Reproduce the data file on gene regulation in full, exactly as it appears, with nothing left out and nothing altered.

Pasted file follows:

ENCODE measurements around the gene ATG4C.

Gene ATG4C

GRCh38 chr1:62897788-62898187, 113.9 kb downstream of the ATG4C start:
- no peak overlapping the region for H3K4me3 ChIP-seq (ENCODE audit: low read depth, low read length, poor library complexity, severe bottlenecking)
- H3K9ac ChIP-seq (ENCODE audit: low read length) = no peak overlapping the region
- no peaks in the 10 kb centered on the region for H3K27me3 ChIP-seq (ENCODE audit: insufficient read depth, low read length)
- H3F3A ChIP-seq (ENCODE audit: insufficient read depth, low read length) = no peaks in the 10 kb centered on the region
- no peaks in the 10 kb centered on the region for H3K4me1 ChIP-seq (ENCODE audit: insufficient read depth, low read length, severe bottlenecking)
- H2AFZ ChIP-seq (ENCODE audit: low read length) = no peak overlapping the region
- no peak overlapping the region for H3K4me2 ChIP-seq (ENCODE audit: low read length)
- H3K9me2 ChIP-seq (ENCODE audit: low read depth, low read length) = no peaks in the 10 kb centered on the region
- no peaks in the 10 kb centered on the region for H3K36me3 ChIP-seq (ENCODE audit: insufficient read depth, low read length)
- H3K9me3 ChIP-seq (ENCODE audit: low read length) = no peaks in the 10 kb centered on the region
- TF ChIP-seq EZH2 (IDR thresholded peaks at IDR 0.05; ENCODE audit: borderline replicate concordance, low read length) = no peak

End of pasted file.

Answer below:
ENCODE measurements around the gene ATG4C.

Gene ATG4C

GRCh38 chr1:62897788-62898187, 113.9 kb downstream of the ATG4C start:
- no peak overlapping the region for H3K4me3 ChIP-seq (ENCODE audit: low read depth, low read length, poor library complexity, severe bottlenecking)
- H3K9ac ChIP-seq (ENCODE audit: low read length) = no peak overlapping the region
- no peaks in the 10 kb centered on the region for H3K27me3 ChIP-seq (ENCODE audit: insufficient read depth, low read length)
- H3F3A ChIP-seq (ENCODE audit: insufficient read depth, low read length) = no peaks in the 10 kb centered on the region
- no peaks in the 10 kb centered on the region for H3K4me1 ChIP-seq (ENCODE audit: insufficient read depth, low read length, severe bottlenecking)
- H2AFZ ChIP-seq (ENCODE audit: low read length) = no peak overlapping the region
- no peak overlapping the region for H3K4me2 ChIP-seq (ENCODE audit: low read length)
- H3K9me2 ChIP-seq (ENCODE audit: low read depth, low read length) = no peaks in the 10 kb centered on the region
- no peaks in the 10 kb centered on the region for H3K36me3 ChIP-seq (ENCODE audit: insufficient read depth, low read length)
- H3K9me3 ChIP-seq (ENCODE audit: low read length) = no peaks in the 10 kb centered on the region
- TF ChIP-seq EZH2 (IDR thresholded peaks at IDR 0.05; ENCODE audit: borderline replicate concordance, low read length) = no peak